From Orillia to Texas
Well, we made it. Four days and 3400 kms later we finally pulled our tired little truck and trailer into an RV lot surrounded by mammoth motorhomes. The original plan was to set up camp at The Circle T Park in Mission, Texas. Sometimes plans don’t work out for a reason… and as I sit here this morning, smelling the sea air, I’m rather grateful for the change in direction.
We left Ontario last Tuesday morning, and were greeted by Eggert (a staunch, 30-something, head-shaving, presumably pick-up truck-driving and gun-toting Romney-supporter) boarder guard. Brad was rather excited to tell Eggert all about our carefree tales of how we sold our house and quit our jobs, so that we could head down to Texas for the winter. Eggert was baffled. Then suspicious. He was quite certain that we were a couple of radical Canadians who were looking to pull a fast one on the great old U.S of A. We were basically illegal aliens to him. After he looked inside the trailer, and peeked into the rear of the truck (greeted by Hank’s toothy smile and rancid breath) he said “Well, for some reason I’m gunna trust that y’all are telling me the truth. Have a good trip.”, and with that he lifted the gate and we were granted access to the country.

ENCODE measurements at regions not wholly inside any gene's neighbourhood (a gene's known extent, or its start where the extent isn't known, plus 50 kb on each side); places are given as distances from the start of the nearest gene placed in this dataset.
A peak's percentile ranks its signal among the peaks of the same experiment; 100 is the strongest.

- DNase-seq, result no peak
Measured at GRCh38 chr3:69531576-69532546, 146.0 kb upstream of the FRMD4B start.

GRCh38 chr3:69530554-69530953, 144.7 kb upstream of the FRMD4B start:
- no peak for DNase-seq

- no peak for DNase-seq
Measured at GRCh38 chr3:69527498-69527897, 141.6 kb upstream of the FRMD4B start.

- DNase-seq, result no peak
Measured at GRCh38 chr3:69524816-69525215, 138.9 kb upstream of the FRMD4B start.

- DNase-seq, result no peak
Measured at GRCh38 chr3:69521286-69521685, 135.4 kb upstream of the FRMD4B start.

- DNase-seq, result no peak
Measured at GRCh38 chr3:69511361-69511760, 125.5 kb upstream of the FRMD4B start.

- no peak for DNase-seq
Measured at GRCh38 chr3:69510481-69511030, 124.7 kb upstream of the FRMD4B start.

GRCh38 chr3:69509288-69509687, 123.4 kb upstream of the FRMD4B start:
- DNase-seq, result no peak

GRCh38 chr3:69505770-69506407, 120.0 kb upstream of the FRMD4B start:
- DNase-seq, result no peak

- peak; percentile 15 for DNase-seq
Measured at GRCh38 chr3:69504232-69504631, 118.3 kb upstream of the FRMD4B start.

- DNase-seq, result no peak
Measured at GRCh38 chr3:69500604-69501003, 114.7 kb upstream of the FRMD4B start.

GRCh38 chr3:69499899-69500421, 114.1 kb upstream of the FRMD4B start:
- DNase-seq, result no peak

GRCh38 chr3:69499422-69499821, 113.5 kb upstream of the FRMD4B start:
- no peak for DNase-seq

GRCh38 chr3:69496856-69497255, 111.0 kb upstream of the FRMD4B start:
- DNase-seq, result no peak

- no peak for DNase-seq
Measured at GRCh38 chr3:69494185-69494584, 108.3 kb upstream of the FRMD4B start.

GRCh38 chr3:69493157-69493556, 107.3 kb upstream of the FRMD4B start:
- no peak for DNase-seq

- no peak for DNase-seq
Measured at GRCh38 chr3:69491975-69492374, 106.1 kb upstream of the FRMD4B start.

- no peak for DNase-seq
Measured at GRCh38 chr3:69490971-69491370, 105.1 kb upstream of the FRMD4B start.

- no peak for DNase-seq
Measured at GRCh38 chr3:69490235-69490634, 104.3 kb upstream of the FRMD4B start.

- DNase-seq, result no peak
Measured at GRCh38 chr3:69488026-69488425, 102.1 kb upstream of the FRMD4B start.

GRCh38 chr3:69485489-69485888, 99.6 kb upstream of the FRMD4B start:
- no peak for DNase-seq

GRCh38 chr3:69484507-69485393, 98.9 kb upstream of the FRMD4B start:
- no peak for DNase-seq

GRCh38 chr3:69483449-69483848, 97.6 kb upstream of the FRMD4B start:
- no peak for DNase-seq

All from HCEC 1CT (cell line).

Our first night was spent an hour South of Indianapolis. There was still snow, but at least the temperatures were above freezing. We opted to crash in a roadside hotel for the night. At 2am I was awoken by Brad heaving up his McDonalds. We came to the conclusion that he had food poisoning.
The next morning we skipped across the Indiana state line, and into Illinois (I felt like we were driving across the Monopoly board), then Missouri, followed by Arkansas and we finally came to a stop at the Texarkana KOA to spend the night. The next morning, Brad was insistent on getting some “real food” for breakfast. I guess the boy was tired of eating granola… so it was off to Denny’s, where we were cheerfully greeted by Brenda. Brenda wore her hair back in a bun, she proudly sported thick mauve lipstick and had a penchant for calling me darlin’. She also had a slight compulsion to fill up my coffee cup each time I took a sip – “here you go darlin’, lemme just top that up”.
After breakfast we sealed up the trailer and were on the road again. We finally crossed the Texas state line and it started to feel like we are almost there. Looking at our route map this was the last leg of the journey – the final 10 hour drive (which works out to 12.5 hours when towing a 4500lb. trailer). Brad was still feeling quite shitty from his bout of McDonald’s Fever, so we decided to take it a bit easier and split the final leg in half. We pulled into a KOA just north of Austin for the night.